in unison with the look upon it? i.e. is your grief deeply seated
and prepared to show its reality by action?
111-3. But that ... it, but that I see, by observation of occurrences which demonstrate the fact beyond all doubt, that the
spark and fire of love gradually burns low, as I know by mu omn
experience that its growth also is a gradual one.
114, 5. There lives ... it, while love is burning most brightly,
even then there is in it something which will sooner or later
abate its fervour, just as the wick of a candle when it burns to a
snuff dims its brilliance; i.e. even in its fullest vigour, love contains within it the principle of its own decay; the snuff of a candle is that portion of the wick which ceases to give forth light
owing to the wax or tallow being burnt too low to reach and
nourish it, and this snuff only dims the brightness of the flame.
116. And nothing ... still, and nothing continues for a long
period at the same pitch of excellence; still, continually.
117, 8. For goodness ... much, for goodness itself, growing to a
fulness, dies of its own excess. Shakespeare, like many of his
contemporaries, has here derived plurisy from the Lat. plus, pluris, more, whereas it really comes from the Gk. for a rib,
pleurisy, as it is properly spelled, being a disease of the membrane
which covers the lungs.
118, 9. that we ... would, that which we desire to do, we ought
to do while the desire is strong upon us: this 'would,' this desire,
122. 3. And then ... easing, and then this feeling of duty, without being put into action, is as hurtful to the moral nature as a sigh, drawn out of mere wantonness without there being any
sufficient cause for it, is to the physical nature, though for the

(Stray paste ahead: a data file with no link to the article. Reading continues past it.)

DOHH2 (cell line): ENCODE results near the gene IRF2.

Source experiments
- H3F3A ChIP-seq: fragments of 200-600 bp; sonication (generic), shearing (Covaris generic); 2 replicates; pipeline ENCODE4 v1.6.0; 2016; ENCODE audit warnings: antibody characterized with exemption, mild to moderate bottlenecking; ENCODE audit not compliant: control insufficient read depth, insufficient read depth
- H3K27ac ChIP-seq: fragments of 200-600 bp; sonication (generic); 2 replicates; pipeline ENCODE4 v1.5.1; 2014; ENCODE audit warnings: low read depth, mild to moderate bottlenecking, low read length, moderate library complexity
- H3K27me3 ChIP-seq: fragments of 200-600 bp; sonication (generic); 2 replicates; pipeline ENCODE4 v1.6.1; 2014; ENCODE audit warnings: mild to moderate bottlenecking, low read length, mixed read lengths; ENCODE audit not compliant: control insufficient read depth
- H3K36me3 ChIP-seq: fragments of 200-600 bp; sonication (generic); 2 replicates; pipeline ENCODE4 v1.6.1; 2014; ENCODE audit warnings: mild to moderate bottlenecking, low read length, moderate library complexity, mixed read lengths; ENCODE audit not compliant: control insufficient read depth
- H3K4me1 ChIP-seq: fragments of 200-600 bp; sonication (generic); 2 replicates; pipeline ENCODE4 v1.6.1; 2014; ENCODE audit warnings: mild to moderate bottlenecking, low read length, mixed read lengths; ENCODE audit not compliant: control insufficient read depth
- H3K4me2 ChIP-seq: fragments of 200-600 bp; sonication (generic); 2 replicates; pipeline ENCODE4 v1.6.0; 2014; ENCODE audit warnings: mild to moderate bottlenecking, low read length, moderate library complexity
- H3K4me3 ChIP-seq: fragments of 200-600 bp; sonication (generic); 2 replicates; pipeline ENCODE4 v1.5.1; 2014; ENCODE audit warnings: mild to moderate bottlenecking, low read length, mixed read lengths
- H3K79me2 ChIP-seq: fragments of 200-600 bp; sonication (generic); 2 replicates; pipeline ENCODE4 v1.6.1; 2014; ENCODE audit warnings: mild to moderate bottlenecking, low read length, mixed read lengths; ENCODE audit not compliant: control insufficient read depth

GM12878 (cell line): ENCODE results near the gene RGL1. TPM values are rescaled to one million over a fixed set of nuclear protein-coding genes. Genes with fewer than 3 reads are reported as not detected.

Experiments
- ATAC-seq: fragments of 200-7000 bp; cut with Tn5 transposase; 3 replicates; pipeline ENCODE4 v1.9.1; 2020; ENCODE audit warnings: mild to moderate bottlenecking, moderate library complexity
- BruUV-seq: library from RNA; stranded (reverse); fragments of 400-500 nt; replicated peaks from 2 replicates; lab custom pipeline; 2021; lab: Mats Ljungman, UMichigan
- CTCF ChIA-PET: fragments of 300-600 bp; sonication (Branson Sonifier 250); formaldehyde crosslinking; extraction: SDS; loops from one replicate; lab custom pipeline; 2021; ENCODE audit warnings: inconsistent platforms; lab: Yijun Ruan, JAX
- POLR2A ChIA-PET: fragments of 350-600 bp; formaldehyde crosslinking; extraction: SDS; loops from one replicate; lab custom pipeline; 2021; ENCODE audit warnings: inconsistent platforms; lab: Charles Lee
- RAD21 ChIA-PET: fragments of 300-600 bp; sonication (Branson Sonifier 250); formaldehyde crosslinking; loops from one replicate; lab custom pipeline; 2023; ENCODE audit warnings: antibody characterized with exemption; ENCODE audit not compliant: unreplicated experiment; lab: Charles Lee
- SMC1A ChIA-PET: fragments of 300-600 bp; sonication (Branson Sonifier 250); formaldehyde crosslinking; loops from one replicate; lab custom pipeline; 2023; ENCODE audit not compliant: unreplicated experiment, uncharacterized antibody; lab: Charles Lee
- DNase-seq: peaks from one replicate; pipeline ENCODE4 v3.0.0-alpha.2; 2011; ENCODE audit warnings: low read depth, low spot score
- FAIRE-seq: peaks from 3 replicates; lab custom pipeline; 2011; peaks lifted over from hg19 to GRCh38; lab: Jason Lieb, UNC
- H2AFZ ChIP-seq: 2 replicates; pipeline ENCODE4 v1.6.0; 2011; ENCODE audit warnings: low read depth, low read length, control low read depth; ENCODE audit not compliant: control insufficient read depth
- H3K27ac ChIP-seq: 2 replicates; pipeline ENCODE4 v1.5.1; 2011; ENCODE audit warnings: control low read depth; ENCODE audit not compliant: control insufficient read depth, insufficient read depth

moment it may give relief; an allusion to the old belief that
sighing draws drops of blood from the heart; cp. M. N. D. iii.
2. 97, "With sighs of love, that costs the fresh blood dear";
ii. H. VI. iii. 2. 63, "Look pale as primrose with blood-drinking
sighs"; R. J. iii. 5. 58, "Dry sorrow drinks our blood."
123. But ... ulcer, but, to probe the ulcer to the quick, its most
sensitive point; i.e. to go to the bottom of the matter.
124. Hamlet comes back, Hamlet, as we have just heard, is on
his way back, and will soon be here, i.e. let us be prepared for
his return, accept it as certain that he is returning.
127. sanctuarize, give refuge to, shield; criminals from early
days, if they could take refuge in a sacred building, were beyond
the reach of law, and when doing so were said to "take sanctuary"; cp. R. III, iii. 1. 28; C. E. v. 1. 94; the word here
appears to be another of Shakespeare's coinages.
129. Will you ... chamber?; will you do this, viz., shut yourself up in your rooms? Most modern editors follow the earlier quartos and the first folio in putting a full stop after chamber, in
which case the meaning is 'if you are willing to do this, then,'
etc. This, however, seems to me rather more peremptory
language than the king would use to Laertes.
131. put on, instigate: those shall, those who shall.
132. set ... on, give a fresh coating of exaggerated praise to,
134. wager ... heads, lay wagers as to which of you will win:
remiss, careless; "a word seldom if ever used now except with
reference to some particular act of negligence" (Cl. Pr. Edd. ).
135. free from all contriving, innocent of all plotting himself,
and therefore unsuspicious of others.
136. peruse, carefully examine; cp. ii. 1. 90.
137. with a little shuffling, with a little trickery in the matter
of choosing your foil, i.e. by mixing, during a pause in the
combat, the foil you first use with others among which you have already placed one that has no button to its point, and then, on resuming the combat, taking that foil up.
138. unbated, not blunted by having a button, a round piece
of leather, at its point: a pass of practice, "a treacherous thrust"
(Cl. Pr. Edd.).
139. Requite ... father, pay him back for the murder of your
141. mountebank, quack doctor; literally one who mounts
on a bench to proclaim his nostrums.
142. mortal, deadly: but dip, if one only dips.
143. cataplasm, plaster, poultice: so rare, however rare in its
144. all simples ... virtue, all efficacious herbs.
147. contagion, infectious poison: gall, rub the skin off any
part of him.
148. It may be death, the result will be death.
149, 50. Weigh ... shape, let us consider how we may take such